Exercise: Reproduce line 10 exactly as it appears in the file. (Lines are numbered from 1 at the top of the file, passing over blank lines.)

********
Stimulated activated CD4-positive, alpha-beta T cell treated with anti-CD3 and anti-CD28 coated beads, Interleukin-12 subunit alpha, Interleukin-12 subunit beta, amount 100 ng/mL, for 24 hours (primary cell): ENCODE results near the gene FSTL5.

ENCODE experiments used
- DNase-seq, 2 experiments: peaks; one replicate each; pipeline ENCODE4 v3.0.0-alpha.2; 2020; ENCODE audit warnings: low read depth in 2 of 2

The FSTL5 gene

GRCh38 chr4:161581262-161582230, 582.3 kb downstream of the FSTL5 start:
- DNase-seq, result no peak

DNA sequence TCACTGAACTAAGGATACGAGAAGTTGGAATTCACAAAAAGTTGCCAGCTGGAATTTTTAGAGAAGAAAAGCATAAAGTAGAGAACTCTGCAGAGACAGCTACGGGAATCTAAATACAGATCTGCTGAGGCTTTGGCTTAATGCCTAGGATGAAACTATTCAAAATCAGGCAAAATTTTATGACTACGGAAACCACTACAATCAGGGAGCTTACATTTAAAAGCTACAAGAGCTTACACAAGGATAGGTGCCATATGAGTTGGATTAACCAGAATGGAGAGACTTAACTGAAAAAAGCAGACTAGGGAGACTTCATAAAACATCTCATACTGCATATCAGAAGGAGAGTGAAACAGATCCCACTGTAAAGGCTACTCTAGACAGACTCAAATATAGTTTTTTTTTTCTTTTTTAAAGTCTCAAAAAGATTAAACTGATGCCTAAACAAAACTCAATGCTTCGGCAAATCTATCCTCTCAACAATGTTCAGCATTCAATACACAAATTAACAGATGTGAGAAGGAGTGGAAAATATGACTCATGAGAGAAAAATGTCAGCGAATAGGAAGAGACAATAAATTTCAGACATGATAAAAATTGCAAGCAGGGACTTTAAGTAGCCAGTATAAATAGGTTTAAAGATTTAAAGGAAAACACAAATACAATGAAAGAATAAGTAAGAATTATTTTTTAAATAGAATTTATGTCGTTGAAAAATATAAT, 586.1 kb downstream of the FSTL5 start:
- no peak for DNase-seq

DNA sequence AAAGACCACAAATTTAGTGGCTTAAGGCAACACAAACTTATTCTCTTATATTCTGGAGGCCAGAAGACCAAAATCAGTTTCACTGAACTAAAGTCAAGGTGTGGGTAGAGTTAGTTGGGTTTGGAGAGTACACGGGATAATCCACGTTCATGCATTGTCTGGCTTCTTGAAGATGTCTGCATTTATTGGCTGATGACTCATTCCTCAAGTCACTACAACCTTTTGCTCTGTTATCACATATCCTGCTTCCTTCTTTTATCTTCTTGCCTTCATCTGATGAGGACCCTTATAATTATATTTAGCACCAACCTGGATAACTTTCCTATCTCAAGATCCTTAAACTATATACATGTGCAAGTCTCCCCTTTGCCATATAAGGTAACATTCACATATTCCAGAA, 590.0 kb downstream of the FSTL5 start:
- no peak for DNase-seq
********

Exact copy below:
- no peak for DNase-seq